The Southwestern Historical Quarterly, Volume 44, July 1940 - April, 1941 Page: 15
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The Lost Journals of a Southwestern Frontiersman 15
his work presented with a dignity commensurate with his
When Gregg was born in 1806, there was no organized civil
life west of the Mississippi; when he died in 1850, four great
highways had reached the Pacific. In his short lifetime of forty-
four years the United States achieved its continental design;
and he was among the leaders who helped this to happen.
He had the divine curiosity and the civilized respect for what
he saw that are the common traits of great explorers.
The value of his great book, as the seal upon the humble and
selfless labors of his life, need not be expanded upon here. Let
us simply agree that it grew as naturally from the frontier as
anything that had its roots in the prairie; and that like all
masterpieces it seems to have an independent life of its own,
so that it takes a deliberate act of recollection to summon back
in daily terms what may be known about its author. He might
be called the intellectual frontiersman of the natural world.
There is high poetry in the quality of his achievement, though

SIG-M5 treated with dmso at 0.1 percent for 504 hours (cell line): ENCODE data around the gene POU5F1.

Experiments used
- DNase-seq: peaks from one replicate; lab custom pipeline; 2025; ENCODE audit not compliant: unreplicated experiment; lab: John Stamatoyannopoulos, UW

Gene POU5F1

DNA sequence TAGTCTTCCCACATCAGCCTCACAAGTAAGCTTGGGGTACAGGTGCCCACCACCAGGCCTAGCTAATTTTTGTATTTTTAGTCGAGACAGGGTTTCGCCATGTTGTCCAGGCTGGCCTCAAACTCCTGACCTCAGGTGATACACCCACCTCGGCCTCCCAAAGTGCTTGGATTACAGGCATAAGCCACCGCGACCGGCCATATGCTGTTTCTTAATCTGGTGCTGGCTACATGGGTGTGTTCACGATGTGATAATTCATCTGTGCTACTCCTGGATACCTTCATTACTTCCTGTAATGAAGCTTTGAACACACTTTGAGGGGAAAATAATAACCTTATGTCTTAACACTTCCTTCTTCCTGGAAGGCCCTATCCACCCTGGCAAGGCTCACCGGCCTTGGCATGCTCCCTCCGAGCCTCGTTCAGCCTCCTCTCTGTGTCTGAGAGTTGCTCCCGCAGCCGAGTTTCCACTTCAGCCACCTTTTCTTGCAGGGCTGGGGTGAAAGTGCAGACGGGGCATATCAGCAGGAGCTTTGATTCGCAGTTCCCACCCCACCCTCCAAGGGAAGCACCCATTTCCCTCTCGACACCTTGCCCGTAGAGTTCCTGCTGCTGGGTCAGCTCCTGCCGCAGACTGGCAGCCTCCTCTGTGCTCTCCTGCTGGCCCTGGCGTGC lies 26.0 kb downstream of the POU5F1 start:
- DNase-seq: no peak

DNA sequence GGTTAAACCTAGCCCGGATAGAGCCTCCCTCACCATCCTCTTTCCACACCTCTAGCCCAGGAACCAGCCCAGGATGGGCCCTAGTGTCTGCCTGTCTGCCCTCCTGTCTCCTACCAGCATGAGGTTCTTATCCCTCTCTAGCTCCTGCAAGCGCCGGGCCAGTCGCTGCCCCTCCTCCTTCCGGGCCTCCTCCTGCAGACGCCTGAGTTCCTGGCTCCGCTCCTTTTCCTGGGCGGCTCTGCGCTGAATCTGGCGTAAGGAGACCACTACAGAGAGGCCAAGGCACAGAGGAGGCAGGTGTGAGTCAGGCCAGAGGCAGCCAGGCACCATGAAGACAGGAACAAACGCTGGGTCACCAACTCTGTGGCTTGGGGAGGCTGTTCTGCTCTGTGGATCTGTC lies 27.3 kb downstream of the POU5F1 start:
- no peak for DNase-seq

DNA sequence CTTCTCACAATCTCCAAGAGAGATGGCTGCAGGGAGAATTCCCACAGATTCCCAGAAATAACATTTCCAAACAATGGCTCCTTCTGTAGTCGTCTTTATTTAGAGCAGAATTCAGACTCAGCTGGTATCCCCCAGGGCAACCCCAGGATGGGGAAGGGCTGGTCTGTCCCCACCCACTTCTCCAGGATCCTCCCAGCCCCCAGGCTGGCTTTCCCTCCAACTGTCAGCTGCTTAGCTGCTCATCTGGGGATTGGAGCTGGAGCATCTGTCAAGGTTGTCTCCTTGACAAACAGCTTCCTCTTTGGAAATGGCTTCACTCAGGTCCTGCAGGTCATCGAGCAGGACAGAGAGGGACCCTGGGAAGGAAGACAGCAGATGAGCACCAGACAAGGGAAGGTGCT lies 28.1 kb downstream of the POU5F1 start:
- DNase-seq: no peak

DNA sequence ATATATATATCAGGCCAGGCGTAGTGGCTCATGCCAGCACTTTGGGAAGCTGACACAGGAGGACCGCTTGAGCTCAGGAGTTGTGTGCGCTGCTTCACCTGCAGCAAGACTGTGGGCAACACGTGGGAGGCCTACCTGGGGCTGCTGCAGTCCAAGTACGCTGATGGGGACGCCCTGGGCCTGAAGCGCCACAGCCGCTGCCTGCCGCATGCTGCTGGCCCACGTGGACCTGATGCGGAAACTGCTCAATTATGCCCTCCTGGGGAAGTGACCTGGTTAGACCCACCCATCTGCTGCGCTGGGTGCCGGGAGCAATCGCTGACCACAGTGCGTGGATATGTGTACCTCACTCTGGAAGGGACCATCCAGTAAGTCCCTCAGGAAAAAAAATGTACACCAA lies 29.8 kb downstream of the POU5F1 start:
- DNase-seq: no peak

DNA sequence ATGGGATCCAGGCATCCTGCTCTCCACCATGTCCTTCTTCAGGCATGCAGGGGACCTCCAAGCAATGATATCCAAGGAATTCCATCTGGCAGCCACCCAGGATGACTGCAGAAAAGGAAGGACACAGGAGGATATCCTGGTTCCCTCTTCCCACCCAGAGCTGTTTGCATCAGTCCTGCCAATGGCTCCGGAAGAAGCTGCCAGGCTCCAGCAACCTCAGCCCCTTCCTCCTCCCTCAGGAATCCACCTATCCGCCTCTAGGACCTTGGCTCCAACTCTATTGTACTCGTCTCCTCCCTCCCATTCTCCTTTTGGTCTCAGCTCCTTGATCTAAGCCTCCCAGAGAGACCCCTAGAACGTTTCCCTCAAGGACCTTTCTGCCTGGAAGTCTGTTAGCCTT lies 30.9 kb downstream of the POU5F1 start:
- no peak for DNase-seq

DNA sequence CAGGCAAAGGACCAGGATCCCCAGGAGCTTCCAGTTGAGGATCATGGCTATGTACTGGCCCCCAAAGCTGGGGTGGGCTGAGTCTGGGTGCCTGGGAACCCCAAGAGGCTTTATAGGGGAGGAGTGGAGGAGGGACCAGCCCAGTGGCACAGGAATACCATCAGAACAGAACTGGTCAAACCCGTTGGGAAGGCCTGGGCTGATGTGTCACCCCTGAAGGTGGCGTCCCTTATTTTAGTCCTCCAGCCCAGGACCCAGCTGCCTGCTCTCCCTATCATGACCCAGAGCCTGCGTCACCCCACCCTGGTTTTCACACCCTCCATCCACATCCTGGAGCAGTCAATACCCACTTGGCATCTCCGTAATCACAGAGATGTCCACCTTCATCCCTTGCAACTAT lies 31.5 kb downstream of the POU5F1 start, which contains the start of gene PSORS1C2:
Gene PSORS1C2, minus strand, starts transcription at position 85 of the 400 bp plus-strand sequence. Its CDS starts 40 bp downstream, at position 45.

its terms at the time rarely seemed poetic. But possibly we
have had glimpses tonight in the unpolished lines of his diary
of that faithfulness which is partly responsible for this after-
For if ever a man was faithful to himself, and the life he
dedicated himself to, it was Josiah Gregg. His contribution to
the fund of character which energizes the history and the
culture of the Southwest was tremendous. His story is part
of a great conquest, and his weapons were curiosity and a batch
of little bound books with blank pages, waiting to be written
No writer who loved the truth ever needed more.
Roswell, New Mexico.
'Two volumes are in preparation which will extend the knowledge of
Gregg, and present his own hitherto lost or unknown writings. The first
of these is entitled Josiah Gregg in the Southwest, and the second is the
resurrected Rovings Abroad. Both are being edited by Maurice Garland
Fulton, with myself as curtain-raiser, and will be published, a year apart,
by the University of Oklahoma Press.
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Texas State Historical Association. The Southwestern Historical Quarterly, Volume 44, July 1940 - April, 1941, periodical, 1941; Austin, Texas. (texashistory.unt.edu/ark:/67531/metapth146052/m1/19/: accessed October 20, 2017), University of North Texas Libraries, The Portal to Texas History, texashistory.unt.edu; crediting Texas State Historical Association.